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A Drosophila mutant defective in extracellular calcium-dependent photoreceptor deactivation and rapid desensitization

Nature volume 354, pages 230232 (21 November 1991) | Download Citation

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Abstract

CALCIUM is involved in the adaptation of vertebrate photoreceptors to light1,2 and may have a similar role in invertebrate phototransduction3,4. But the molecular mechanisms mediating this stimulus-dependent regulation are not well understood in any G protein-coupled transduction system. We have developed a preparation of isolated Drosophila photoreceptors that has allowed us to carry out an electrophysiological characterization of the light-activated response in these sensory neurons using patch-clamp techniques. We report here that extracellular calcium entering through the light-activated conductance is a key regulator of both the activation and deactivation phases of the phototransduction cascade, and that inaC mutant photoreceptors5 are specifically defective in the calcium-dependent deactivation mechanism. These data suggest that the light-dependent calcium influx inactivates this cascade through a biochemical pathway that requires the inaC gene product, and that this mechanism represents a molecular basis for stimulus-dependent regulation of visual transduction in Drosophila photoreceptors.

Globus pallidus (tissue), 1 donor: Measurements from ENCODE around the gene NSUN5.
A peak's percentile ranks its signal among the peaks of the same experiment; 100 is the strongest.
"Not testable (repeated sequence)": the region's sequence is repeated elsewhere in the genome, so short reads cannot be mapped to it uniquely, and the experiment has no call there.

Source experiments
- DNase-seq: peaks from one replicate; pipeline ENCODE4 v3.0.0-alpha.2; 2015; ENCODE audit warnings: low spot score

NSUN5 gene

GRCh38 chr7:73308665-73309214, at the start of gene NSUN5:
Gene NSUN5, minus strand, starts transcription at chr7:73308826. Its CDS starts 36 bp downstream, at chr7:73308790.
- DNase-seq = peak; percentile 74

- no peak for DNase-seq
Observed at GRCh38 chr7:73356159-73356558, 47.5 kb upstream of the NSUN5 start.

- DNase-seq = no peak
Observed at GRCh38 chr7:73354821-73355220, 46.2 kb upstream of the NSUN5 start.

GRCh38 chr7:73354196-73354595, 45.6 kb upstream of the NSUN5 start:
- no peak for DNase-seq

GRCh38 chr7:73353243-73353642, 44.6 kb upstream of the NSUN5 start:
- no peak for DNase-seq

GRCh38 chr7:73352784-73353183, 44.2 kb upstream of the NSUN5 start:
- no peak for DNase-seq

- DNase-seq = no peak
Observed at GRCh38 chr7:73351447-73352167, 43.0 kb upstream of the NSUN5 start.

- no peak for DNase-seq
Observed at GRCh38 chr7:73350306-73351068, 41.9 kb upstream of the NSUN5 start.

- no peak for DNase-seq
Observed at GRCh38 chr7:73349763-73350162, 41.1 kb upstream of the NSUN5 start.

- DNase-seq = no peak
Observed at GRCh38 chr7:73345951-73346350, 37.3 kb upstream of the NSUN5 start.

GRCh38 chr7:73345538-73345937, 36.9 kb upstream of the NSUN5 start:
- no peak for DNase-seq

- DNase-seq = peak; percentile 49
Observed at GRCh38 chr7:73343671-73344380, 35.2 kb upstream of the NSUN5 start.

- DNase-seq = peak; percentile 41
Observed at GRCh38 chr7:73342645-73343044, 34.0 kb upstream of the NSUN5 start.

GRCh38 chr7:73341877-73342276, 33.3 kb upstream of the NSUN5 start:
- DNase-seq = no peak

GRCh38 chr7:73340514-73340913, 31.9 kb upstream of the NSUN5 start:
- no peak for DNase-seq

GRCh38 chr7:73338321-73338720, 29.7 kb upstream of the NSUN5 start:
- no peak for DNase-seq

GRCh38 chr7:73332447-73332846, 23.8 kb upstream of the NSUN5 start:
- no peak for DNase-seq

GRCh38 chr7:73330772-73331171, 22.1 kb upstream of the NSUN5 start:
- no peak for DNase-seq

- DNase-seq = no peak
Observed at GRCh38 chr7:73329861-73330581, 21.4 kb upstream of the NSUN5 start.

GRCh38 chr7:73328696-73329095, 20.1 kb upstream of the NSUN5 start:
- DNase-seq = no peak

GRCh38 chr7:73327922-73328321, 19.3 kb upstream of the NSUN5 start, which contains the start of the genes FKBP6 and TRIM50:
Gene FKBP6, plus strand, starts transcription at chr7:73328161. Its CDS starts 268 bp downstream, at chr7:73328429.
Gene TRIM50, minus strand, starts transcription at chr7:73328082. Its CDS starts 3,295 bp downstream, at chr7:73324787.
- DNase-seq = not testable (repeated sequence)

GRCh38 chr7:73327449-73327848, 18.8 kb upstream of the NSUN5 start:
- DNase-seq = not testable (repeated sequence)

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Author information

Affiliations

  1. Howard Hughes Medical Institute and Department of Biology, University of California, San Diego, La Jolla, California 92093, USA

    • Rama Ranganathan
    • , Charles F. Stevens
    •  & Charles S. Zuker
  2. Howard Hughes Medical Institute and Department of Neurosciences, University of California, San Diego, La Jolla, California 92093, USA

    • Charles F. Stevens
    •  & Charles S. Zuker
  3. Department of Biology and Molecular Biology Institute, San Diego State University, San Diego, California 92182, USA

    • Greg L. Harris
  4. Salk Institute for Biological Studies, La Jolla, California 92093, USA

    • Charles F. Stevens

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https://doi.org/10.1038/354230a0

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